If there is a word that stirs emotion in agriculture, it’s “modified.” I try to avoid discussing plant modification unless there is plenty of time to explore the full definition and many angles from which to consider what it means. That said, it is fascinating to explore whether we can enhance the nutritional quality of some plants. Strategies to improve the nutritional status of our global population are always top of mind for me.
Micronutrient deficiencies affect 2 billion people worldwide. While this is more prevalent in developing countries, it also exists in America. Many Americans consume an energy-rich, nutrient-poor diet. The agricultural community has answered the call for improved nutritional quality with biofortified crops. These crops are made to meet the need for improved micronutrient status in our population.
What is biofortification?
Biofortified crops are nutritionally-enhanced plants that have been developed using agricultural techniques, breeding, and science to provide greater nutritional benefit. Biofortification shifts the agricultural focus away from simply yielding as many crops as possible. It focuses on growing crops to offer more nutrition, especially in communities where the diet is focused on a singular food such as potatoes, rice, or corn.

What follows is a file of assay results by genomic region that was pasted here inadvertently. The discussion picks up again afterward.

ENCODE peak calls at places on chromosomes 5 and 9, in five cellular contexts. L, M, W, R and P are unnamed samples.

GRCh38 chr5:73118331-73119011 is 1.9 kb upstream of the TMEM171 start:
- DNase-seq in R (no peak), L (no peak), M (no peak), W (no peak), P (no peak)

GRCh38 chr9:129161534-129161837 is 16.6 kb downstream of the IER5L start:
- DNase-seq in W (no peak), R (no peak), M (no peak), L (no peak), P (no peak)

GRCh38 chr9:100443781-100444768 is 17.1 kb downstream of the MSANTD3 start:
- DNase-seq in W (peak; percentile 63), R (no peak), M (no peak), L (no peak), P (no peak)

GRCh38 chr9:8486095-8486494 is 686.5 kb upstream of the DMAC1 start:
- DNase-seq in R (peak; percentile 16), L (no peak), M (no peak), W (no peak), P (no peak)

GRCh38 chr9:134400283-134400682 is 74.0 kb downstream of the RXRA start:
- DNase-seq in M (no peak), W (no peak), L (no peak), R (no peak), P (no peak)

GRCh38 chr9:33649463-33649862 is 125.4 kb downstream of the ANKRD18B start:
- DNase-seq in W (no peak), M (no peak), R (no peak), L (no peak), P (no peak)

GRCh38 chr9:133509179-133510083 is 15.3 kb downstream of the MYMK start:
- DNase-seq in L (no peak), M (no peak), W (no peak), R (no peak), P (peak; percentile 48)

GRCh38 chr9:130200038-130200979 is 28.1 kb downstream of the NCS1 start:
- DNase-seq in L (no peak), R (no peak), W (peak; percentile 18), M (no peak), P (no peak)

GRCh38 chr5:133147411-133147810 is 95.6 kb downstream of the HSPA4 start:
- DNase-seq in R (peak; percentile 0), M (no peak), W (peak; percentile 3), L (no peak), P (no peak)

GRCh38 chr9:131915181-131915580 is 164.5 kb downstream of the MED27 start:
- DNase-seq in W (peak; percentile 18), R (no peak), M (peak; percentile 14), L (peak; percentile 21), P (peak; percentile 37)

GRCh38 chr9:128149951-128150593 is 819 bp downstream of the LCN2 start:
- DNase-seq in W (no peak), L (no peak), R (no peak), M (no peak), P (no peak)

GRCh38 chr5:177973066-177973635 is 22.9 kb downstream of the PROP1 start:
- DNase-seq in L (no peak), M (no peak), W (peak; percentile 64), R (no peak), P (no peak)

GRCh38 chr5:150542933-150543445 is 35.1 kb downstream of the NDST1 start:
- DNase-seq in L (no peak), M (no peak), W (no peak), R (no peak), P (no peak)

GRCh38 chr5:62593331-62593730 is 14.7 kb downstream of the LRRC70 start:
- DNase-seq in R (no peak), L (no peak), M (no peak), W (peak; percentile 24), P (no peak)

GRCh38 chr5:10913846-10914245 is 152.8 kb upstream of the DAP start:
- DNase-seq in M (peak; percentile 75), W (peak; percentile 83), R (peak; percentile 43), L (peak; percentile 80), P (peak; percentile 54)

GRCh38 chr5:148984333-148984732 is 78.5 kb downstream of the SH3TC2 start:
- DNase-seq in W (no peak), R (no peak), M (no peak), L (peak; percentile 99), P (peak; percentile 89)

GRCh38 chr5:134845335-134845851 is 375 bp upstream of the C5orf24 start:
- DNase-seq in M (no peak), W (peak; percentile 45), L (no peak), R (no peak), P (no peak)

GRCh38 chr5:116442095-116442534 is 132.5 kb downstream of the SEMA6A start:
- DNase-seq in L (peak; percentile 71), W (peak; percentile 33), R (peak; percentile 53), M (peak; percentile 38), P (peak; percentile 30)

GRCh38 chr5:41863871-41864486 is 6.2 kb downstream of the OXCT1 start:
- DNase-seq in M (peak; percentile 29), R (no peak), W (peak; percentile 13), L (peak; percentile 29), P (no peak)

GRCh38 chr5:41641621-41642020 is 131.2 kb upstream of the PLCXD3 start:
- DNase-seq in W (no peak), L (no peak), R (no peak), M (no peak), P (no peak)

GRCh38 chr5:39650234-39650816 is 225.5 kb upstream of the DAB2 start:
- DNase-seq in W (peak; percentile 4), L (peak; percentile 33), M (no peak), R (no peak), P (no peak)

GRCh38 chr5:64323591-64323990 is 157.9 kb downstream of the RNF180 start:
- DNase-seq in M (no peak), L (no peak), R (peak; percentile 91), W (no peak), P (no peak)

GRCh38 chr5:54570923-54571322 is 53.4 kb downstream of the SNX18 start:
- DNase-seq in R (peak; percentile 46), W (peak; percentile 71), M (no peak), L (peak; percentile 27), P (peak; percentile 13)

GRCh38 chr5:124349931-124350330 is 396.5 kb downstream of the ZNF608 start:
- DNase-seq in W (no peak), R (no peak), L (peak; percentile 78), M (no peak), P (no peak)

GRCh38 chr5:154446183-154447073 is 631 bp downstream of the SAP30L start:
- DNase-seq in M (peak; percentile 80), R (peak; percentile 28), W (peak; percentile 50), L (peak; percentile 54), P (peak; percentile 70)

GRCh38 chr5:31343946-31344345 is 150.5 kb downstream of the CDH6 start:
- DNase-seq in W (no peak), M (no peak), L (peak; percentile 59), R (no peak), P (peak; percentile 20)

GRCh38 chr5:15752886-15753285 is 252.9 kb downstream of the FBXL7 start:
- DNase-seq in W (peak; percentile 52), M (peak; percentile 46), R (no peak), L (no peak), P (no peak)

The theory behind biofortification is simple. If a diet is primarily composed of a staple food offering limited nutrition, making that food more nutrient-rich will improve the community’s diet. Biofortification also addresses how to grow more crops while still preserving the land. It does this through innovations in cover crops, harvesting techniques, and soil science.
Three types of biofortification:
Conventional breeding is likely the most well-known and used technique. This involves crossing the parent lines of plants with high nutrients with another plant to eventually create a new plant with desired traits. Transgenic biofortification alters the DNA of a plant to create a plant with new characteristics. This process is also known as genetic modification. Lastly, agronomy encompasses the use of minerals, bacteria, or other additions to soil, as well as different growing and harvesting techniques, to enhance a growing plant. Agronomy considers innovations in farming that can improve nutrition while preserving the land.
The Pros & Cons
The science around plant breeding and agronomy is an exciting space. It offers opportunities for growing plants that can adjust to our changing climate and potential drought conditions. It also may help produce plants with better nutritional benefits for us. Finally, it can provide protections for our environment. Opponents of plant breeding fear it can create unintended negative consequences. The bottom line is that if done carefully and with concern for the environment and human health, biofortification can not only nourish us, but also protect the land.